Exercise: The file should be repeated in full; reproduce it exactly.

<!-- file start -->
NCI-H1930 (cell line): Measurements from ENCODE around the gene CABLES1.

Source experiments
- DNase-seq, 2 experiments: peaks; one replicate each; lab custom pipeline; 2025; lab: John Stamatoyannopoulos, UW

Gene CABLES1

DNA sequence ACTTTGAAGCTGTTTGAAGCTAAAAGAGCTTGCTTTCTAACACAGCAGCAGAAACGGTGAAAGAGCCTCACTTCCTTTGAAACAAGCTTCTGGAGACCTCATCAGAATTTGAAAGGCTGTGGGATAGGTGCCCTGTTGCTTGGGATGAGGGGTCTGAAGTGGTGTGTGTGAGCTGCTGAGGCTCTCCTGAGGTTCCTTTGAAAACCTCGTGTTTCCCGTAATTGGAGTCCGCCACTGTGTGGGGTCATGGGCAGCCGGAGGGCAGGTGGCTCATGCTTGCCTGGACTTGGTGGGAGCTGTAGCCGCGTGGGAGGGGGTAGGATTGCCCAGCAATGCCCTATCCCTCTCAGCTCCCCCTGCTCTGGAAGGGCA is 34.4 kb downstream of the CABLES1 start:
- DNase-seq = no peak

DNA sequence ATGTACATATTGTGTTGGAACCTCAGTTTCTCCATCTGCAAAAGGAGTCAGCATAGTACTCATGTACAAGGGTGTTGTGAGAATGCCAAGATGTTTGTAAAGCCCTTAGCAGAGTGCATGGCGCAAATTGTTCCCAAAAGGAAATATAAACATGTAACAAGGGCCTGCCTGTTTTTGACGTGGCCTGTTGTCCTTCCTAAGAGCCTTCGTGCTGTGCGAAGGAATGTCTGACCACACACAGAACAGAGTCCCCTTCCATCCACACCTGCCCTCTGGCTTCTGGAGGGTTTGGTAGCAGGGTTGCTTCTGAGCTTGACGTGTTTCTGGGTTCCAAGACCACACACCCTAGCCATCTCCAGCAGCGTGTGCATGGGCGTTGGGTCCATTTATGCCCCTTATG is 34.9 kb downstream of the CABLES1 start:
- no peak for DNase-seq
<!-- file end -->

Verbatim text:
NCI-H1930 (cell line): Measurements from ENCODE around the gene CABLES1.

Source experiments
- DNase-seq, 2 experiments: peaks; one replicate each; lab custom pipeline; 2025; lab: John Stamatoyannopoulos, UW

Gene CABLES1

DNA sequence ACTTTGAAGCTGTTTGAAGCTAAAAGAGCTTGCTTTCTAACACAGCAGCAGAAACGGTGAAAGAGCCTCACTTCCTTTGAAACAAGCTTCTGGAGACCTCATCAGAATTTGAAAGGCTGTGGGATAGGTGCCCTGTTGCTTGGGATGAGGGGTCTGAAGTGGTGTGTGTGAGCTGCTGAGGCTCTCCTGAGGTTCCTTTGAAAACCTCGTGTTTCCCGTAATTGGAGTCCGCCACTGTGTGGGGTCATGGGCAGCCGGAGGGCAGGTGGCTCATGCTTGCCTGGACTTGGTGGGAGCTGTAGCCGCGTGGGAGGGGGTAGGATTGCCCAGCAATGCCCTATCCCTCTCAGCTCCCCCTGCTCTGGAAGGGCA is 34.4 kb downstream of the CABLES1 start:
- DNase-seq = no peak

DNA sequence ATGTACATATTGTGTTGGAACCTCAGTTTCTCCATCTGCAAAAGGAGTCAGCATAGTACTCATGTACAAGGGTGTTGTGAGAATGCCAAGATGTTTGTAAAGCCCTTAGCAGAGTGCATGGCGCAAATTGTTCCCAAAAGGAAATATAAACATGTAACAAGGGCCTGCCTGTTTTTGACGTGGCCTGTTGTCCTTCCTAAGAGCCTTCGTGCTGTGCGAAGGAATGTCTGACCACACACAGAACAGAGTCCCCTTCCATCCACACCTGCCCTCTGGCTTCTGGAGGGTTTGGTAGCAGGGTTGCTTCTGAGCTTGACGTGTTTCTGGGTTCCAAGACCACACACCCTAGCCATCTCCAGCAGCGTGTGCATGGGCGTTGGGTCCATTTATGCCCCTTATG is 34.9 kb downstream of the CABLES1 start:
- no peak for DNase-seq